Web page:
While stopped at a roadside phone boot for transmitting his work through Internet to the university, Professor Hideki Satomi finds a scrap of newspaper with the picture of his five years ... See full summary »
A young girl learns of the urban legend of Teke Teke after her friend is killed in a gruesome way. The legend tells of a female ghost that has no legs. When she visits the spot where her friend died she comes into contact with it .
Kobayashi is a documentary filmmaker who is fascinated by the paranormal. Always looking for new cases to document, he and his cameraman begin investigating a series of freakish events that are seemingly unrelated. To say that he finds more than he bargained for would be an understatement.
Rather than Blair Witch, this one reminded me of The Last Broadcast due to all the different footage involved. There's a sinister atmosphere from the start, but the film manages to be quite funny at times through it's use of stupid variety show footage. If you're familiar with these shows, you know how ripe for lampooning they really are. The storyline itself is quite complex, particularly for the hand-held sub-genre. There are multiple strands and a deep mythology to interpret. It also isn't your typical Asian horror with long-haired ghosts, thank goodness. Instead, we get some legitimate scares through mood and build-up. When we see the flier that says a key character has gone missing, it's enough to give you a chill all on it's own thanks to what we've seen beforehand. There are also a few choice scenes that will stay with you. The two scenes that got the biggest reaction out of me both revolved around Marika, a likable actress who gets caught up in the occurrences through an on location TV shoot. The first involves going back to the tapes and catching something in the frame with her, the second has her losing control in Kobayashi's house as pigeons smash into the window.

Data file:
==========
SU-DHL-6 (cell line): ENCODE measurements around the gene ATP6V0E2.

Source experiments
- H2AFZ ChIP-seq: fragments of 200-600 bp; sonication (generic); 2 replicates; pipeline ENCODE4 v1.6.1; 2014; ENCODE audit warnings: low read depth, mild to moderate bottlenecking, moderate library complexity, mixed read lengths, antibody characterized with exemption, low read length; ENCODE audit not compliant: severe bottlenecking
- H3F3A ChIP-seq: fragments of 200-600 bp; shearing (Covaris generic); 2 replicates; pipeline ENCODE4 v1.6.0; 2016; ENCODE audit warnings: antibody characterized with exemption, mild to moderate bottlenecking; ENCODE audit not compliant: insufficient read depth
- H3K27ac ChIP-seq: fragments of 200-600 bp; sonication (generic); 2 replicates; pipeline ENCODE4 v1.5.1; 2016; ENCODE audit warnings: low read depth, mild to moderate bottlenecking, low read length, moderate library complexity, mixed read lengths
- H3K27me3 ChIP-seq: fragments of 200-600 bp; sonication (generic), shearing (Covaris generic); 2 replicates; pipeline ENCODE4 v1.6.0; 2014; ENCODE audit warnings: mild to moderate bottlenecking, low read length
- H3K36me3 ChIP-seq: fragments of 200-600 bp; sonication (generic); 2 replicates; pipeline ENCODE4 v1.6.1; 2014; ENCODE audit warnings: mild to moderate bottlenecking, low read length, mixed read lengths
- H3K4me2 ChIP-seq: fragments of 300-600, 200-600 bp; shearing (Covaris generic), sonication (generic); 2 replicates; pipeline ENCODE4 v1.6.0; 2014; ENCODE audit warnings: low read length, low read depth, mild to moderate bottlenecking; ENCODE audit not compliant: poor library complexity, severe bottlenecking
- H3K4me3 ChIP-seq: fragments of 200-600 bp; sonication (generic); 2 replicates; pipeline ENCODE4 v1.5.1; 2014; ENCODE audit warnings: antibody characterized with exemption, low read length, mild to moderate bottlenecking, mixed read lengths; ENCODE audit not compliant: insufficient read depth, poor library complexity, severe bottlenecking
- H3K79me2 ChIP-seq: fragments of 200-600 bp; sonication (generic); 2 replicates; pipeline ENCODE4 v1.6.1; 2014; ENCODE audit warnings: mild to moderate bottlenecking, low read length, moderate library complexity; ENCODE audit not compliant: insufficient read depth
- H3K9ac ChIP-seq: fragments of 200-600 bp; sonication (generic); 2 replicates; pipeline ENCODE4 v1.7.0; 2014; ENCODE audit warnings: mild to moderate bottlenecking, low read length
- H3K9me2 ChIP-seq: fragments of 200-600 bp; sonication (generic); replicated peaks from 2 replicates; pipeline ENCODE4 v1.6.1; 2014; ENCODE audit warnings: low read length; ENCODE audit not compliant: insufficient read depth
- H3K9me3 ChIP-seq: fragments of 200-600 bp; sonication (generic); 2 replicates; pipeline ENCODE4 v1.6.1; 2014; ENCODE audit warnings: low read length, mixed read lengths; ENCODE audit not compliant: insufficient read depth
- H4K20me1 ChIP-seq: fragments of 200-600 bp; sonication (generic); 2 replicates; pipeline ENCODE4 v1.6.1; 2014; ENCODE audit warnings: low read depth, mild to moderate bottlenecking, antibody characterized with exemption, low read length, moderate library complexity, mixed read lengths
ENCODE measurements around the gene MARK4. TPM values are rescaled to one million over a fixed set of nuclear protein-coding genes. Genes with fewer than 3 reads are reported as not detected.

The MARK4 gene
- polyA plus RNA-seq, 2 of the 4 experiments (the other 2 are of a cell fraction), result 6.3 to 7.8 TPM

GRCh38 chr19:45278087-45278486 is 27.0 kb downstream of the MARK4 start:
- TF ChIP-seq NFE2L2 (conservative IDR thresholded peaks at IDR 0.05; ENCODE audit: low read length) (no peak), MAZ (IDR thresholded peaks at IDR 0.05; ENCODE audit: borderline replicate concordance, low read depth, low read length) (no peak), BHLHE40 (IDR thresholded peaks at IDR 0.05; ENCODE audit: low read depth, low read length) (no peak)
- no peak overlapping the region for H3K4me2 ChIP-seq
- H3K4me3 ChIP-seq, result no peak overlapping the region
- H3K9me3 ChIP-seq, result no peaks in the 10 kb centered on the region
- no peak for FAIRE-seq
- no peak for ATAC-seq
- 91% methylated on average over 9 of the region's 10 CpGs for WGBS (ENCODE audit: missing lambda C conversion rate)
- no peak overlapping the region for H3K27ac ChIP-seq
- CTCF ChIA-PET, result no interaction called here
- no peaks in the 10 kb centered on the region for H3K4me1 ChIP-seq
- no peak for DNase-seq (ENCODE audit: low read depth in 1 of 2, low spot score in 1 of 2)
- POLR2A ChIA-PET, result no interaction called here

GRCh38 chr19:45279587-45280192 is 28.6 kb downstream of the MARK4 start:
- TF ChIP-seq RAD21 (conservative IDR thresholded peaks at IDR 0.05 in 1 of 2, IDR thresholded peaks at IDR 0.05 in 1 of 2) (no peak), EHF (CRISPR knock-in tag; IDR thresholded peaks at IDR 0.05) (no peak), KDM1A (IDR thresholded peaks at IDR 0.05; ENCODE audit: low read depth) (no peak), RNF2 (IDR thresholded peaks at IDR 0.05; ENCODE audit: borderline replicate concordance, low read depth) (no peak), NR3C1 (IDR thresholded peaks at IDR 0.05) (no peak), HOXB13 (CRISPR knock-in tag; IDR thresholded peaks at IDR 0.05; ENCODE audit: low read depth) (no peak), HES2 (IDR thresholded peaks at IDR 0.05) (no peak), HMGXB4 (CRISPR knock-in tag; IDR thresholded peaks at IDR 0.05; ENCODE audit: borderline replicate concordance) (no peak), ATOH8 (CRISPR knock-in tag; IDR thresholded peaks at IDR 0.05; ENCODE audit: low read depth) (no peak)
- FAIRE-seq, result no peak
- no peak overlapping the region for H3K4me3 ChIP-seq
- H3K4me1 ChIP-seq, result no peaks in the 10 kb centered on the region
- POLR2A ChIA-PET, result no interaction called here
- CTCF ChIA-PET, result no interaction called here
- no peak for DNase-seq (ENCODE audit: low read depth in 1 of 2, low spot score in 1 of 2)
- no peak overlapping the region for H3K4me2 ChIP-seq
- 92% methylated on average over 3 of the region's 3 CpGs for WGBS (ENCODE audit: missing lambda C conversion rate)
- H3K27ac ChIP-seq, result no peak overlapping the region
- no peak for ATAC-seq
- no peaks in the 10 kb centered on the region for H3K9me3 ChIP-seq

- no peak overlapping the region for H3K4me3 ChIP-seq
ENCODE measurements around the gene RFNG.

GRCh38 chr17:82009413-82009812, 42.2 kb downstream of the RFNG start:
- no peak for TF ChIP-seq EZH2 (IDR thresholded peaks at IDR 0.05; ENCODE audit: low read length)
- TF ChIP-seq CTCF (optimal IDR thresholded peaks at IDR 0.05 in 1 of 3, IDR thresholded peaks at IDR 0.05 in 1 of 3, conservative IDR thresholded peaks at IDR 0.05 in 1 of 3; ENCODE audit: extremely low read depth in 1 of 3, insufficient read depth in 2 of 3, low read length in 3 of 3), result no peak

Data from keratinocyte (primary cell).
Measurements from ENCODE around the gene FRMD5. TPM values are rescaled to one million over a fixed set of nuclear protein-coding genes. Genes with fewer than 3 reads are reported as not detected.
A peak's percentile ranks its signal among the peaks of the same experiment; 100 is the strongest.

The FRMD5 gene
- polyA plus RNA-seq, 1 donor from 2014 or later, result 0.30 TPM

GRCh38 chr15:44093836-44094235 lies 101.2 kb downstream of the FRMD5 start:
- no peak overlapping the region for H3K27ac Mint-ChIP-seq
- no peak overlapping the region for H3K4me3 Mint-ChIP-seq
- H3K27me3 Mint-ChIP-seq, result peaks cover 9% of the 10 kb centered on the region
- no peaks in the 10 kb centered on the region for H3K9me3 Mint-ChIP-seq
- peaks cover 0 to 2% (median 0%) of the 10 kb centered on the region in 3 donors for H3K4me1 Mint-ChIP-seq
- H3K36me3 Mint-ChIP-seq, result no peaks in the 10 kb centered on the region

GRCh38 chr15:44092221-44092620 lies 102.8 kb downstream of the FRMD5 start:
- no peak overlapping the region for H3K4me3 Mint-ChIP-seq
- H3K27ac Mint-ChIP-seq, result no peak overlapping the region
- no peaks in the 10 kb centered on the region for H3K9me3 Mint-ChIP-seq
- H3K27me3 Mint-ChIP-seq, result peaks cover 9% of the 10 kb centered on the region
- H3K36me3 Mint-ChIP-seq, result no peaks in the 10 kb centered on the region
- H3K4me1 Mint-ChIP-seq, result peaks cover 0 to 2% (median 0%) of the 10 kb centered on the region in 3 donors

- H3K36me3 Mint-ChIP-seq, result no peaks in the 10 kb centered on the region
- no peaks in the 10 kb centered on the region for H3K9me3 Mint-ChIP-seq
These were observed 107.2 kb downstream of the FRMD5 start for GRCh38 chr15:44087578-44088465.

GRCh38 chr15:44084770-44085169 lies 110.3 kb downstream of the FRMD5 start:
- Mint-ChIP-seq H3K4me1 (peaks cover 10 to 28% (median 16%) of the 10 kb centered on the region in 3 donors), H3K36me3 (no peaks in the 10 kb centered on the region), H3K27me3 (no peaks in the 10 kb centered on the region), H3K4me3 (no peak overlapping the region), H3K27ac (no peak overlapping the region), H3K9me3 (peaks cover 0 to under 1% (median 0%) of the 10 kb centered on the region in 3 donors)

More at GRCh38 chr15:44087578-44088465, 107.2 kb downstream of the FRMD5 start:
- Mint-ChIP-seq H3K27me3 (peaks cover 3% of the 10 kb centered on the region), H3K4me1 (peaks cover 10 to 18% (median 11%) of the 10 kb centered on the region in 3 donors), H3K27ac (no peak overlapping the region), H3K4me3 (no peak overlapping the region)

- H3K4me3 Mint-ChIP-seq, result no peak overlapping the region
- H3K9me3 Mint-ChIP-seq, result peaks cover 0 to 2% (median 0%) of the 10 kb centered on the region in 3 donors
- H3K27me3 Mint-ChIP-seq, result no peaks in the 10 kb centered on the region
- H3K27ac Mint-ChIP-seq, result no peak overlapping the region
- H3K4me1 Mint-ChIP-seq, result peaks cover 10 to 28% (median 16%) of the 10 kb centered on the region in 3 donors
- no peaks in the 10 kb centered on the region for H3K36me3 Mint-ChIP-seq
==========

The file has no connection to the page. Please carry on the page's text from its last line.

The mystery at the film's core is intriguing to watch unfold. At 115 minutes, the film is never boring and it doesn't feel too long. Big compliment, as hand-held horror typically works better when it's short and to the point.
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